What are some practical ways you can support the leaders in your congregation? Which one will you do first?

Act Like a Believer - 1 Thessalonians 5:14-22

Paul exhorted the Thessalonians to observe a list of practical ways in which they should respond appropriately to people and to God.

  • Warn the idle – The word "idle" conveys disorder, like a soldier straying from his ranks. Admonishing involves bringing spiritual stragglers back into line and providing a sense of order for their unruly thoughts and actions. How can you warn the idle?
  • Comfort the discouraged – Refers to someone either living in fear or hopelessness. Paul urged his friends to comfort those who were experiencing discouragement. How can you comfort those who are discouraged?
  • Help the weak – Paul was probably emphasizing spiritual frailty. It was the responsibility of stronger believers to embrace weaker Christians and to strengthen them through discipleship. How can you help the weak?
  • Be patient with everyone – Christians are called to patience toward all people, whether in the church or in the world. Do you feel you are patient with others? If not, how can you become more patient?
  • Don’t repay evil for evil – Paul made it clear that no Spirit-empowered believer repays evil for evil. How can you overcome the temptation to repay evil with evil?
  • Pursue what is good for others – What does the word "pursue" communicate to you? How do we pursue what is good for others? Paul wanted them to stay the course, working hard to build others up and not tear them down.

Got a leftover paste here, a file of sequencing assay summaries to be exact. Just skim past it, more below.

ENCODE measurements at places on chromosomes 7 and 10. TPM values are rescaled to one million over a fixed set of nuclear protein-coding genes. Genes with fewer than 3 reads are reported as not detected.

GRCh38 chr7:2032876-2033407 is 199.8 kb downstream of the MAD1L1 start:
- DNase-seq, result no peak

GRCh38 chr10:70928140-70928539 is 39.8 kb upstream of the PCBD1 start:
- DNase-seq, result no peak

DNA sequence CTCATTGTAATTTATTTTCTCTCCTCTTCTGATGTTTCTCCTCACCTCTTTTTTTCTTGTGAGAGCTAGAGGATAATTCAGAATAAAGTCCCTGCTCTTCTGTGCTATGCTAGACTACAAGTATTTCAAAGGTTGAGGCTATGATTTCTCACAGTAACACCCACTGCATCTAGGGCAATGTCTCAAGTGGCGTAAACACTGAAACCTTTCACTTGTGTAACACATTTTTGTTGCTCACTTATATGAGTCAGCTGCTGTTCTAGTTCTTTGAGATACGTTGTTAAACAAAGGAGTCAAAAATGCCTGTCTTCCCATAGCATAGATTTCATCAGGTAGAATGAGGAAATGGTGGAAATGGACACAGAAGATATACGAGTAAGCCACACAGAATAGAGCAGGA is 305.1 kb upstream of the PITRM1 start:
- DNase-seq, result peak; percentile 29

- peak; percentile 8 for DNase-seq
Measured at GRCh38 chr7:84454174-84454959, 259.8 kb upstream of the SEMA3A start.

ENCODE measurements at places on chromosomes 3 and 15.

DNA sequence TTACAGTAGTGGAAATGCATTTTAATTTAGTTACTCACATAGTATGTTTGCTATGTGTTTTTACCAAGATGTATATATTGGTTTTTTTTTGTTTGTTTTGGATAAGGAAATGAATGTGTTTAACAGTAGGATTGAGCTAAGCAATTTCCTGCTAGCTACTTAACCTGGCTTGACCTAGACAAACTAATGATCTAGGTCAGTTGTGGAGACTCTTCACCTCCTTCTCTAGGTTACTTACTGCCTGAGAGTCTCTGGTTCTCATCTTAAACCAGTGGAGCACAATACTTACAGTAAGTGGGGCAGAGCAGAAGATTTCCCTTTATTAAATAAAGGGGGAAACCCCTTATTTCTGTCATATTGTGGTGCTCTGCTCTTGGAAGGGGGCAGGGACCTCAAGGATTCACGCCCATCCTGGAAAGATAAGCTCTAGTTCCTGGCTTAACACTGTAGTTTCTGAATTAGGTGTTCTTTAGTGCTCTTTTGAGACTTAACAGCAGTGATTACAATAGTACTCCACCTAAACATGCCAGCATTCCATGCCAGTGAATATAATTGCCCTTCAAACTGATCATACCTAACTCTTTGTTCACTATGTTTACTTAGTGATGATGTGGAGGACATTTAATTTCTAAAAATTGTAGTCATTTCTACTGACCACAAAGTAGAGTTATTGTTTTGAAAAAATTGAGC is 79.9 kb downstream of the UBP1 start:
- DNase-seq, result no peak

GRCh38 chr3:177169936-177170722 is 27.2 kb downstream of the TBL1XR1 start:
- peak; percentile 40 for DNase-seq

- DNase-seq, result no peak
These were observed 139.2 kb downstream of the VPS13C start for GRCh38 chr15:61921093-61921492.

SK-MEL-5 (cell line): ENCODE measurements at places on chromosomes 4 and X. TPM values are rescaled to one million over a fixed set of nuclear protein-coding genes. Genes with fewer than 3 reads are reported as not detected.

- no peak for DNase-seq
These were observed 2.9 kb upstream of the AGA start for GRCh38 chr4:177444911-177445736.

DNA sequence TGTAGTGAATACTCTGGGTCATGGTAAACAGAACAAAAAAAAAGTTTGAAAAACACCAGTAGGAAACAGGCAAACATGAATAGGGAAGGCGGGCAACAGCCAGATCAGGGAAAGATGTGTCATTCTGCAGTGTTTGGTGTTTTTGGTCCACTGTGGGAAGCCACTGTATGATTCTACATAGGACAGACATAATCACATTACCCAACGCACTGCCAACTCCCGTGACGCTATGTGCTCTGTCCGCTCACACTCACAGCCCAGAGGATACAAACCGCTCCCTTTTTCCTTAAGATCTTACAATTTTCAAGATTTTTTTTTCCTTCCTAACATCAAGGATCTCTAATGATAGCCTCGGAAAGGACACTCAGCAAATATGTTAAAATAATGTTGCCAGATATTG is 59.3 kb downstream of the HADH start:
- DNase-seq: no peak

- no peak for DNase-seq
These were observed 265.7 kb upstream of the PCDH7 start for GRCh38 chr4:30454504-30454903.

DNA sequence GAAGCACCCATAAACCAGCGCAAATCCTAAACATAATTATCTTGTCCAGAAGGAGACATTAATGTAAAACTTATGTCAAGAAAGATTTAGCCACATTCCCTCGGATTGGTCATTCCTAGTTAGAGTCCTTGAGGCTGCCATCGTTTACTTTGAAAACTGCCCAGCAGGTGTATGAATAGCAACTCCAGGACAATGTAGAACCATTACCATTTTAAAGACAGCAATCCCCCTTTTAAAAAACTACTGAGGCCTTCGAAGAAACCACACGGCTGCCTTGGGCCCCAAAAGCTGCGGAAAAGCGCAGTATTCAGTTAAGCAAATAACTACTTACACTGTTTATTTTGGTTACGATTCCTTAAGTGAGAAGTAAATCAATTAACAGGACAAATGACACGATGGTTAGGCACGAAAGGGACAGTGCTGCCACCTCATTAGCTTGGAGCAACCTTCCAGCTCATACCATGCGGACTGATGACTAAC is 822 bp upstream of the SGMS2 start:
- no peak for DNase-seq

Next Paul emphasizes some ways in which they should respond to God because of their relationship with Him. Each of the commands is present tense, which indicates a recurring action.

  • Rejoice always – Does this mean we are always happy or cheerful? No. It’s an ability to see beyond oneself and to trust in God’s sovereignty, even while celebrating the victories of others. How can you learn to always have a rejoicing heart?
  • Pray constantly – This does not imply that Christians must be on their knees all the time. But it does reflect a spirit that maintains a constant connection to the Father. What are some practical ways in which you can remain in a constant state of prayer? 
  • Give thanks in everything – Gratitude should be an ongoing part of our spiritual walk. How can you nurture a constant heart of gratitude?

Paul emphasized the importance of all these actions by stating that this is God’s will for you in Christ Jesus. These actions are not just something good to add to our lives, but they are actions which God expects us to take as believers. It is God’s will that you learn how to live in this manner.